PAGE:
Carter and captain Richie McCaw were part of the All Blacks team that lost to the French in '07. McCaw avenged that when he lifted the trophy after an 8-7 win in Auckland in 2011, but Carter missed that match with an injury. The leading scorer in international rugby has never played in a World Cup final, something he's determined to change.

Coming into the tournament, the All Blacks had only lost two tests in three seasons.

IRELAND vs. ARGENTINA (Millennium Stadium. Referee: Jerome Garces, France. Kickoff: 1200 GMT/8 a.m. EST Sunday)

Six Nations champion Ireland has won 12 and drawn one of their 20 matches against Argentina, and are on a five-match streak since losing all three head-to-heads in 2007. But Argentina has a 2-1 edge in World Cup encounters.

The Irish have never won a World Cup quarterfinal and they'll be without captain Paul O'Connell, who injured his hamstring against France, and flanker Sean O'Brien, who is serving a suspension.

Ireland pioneered the choke defense, when tacklers trap the attacking player and ball and hold them off the ground to stop the opposition recycling possession. It could be a factor against the Pumas, who are showing more attacking flair than ever and have only struggled in one game in the tournament — a loss to the All Blacks.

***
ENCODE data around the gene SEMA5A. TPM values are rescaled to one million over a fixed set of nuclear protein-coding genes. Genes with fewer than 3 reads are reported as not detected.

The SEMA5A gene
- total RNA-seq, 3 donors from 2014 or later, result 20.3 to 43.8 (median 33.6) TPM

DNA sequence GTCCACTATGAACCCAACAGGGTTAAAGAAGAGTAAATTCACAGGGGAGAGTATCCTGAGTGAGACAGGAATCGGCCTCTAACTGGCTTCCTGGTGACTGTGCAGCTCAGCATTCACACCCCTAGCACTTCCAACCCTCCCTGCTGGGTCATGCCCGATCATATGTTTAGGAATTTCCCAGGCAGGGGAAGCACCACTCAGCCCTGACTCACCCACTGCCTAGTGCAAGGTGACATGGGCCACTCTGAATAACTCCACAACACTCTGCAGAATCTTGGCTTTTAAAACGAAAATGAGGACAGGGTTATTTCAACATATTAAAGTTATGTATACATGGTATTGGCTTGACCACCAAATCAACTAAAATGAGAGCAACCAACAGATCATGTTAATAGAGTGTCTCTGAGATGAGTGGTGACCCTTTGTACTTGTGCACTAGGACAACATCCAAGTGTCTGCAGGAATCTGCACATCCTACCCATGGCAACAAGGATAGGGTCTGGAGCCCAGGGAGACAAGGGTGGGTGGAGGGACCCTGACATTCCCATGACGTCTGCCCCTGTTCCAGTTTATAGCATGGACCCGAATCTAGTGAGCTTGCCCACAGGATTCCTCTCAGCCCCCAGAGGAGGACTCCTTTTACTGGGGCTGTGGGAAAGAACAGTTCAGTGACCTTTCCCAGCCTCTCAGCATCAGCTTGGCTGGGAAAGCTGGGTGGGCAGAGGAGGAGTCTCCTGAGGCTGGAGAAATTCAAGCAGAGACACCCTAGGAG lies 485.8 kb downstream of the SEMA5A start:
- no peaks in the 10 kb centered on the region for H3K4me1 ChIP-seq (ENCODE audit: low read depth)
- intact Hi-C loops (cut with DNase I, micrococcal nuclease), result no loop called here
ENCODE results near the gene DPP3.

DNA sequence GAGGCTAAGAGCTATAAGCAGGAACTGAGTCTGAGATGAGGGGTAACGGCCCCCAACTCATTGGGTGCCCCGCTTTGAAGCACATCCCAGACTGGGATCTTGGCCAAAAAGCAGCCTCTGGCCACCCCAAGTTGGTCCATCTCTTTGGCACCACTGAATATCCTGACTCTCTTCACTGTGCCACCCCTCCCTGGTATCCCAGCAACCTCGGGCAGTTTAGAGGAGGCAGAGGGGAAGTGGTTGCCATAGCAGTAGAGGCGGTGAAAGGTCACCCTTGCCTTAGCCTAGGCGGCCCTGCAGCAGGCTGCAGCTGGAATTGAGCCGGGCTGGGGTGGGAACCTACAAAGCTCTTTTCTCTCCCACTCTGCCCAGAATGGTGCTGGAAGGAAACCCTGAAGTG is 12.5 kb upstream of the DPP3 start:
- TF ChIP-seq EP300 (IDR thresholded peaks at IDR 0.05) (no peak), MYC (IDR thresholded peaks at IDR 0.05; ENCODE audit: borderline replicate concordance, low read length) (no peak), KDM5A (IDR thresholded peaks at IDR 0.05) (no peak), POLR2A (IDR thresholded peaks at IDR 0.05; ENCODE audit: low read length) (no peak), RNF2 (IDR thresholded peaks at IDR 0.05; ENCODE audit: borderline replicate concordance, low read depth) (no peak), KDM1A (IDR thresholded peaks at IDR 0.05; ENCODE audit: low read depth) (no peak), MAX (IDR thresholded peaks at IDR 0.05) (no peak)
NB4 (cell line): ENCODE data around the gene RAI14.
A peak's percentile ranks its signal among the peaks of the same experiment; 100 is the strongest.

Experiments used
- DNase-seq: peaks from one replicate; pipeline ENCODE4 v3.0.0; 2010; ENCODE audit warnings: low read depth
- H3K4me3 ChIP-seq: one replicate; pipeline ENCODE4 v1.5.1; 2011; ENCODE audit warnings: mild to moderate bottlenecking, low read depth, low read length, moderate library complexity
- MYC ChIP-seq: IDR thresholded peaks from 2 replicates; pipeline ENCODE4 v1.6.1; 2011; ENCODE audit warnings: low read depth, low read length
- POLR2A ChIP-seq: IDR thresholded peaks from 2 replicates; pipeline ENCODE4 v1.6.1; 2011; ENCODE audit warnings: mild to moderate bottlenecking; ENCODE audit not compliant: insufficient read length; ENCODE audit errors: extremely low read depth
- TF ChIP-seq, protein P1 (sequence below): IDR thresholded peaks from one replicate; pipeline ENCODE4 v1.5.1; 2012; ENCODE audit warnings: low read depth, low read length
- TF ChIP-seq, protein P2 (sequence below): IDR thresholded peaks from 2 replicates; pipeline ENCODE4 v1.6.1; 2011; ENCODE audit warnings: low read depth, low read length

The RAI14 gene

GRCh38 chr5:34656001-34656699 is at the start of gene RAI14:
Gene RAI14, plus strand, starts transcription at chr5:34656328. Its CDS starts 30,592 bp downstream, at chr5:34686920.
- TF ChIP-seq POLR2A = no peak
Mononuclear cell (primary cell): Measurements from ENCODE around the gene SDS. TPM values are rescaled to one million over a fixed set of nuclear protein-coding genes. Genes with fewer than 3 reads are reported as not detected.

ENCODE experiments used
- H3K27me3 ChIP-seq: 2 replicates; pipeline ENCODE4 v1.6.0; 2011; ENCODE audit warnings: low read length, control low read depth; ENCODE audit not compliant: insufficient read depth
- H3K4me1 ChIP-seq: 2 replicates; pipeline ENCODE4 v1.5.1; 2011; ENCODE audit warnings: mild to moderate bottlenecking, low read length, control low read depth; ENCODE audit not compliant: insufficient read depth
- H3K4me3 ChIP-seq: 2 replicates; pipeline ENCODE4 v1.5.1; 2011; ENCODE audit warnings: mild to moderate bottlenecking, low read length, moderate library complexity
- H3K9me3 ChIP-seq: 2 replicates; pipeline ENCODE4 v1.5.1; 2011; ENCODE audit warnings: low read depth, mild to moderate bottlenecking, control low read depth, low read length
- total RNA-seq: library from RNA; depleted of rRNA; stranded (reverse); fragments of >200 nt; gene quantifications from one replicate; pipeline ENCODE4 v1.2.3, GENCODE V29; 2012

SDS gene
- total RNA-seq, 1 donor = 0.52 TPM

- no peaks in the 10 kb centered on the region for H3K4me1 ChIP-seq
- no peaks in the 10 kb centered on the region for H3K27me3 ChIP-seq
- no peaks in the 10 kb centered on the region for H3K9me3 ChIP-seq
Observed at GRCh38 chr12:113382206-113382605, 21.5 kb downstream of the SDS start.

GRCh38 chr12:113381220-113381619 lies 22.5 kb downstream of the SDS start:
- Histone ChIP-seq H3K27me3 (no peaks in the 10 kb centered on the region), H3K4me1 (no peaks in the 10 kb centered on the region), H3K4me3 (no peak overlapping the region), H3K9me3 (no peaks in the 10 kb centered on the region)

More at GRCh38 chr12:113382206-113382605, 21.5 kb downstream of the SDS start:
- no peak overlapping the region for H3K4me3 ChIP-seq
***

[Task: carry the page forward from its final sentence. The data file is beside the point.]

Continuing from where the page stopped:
AUSTRALIA vs. SCOTLAND (Twickenham. Referee: Craig Joubert, South Africa. Kickoff: 1500 GMT/11 a.m. EST Sunday)

The Wallabies are strong favorites after topping a group containing Wales and England, and facing a Scotland team that lost every match in the Six Nations tournament, and struggled to hold off Samoa 36-33 to seal second spot in its group here.

But the two-time champion Australians are wary after losing two of their last three matches against the Scots. Scotland produced a 9-6 upset in Newcastle, north of Sydney, in June 2012 in conditions that Wallabies captain Stephen Moore recalls as the worst he's ever played in — torrential rain and a howling wind. The forecast isn't that bad for London.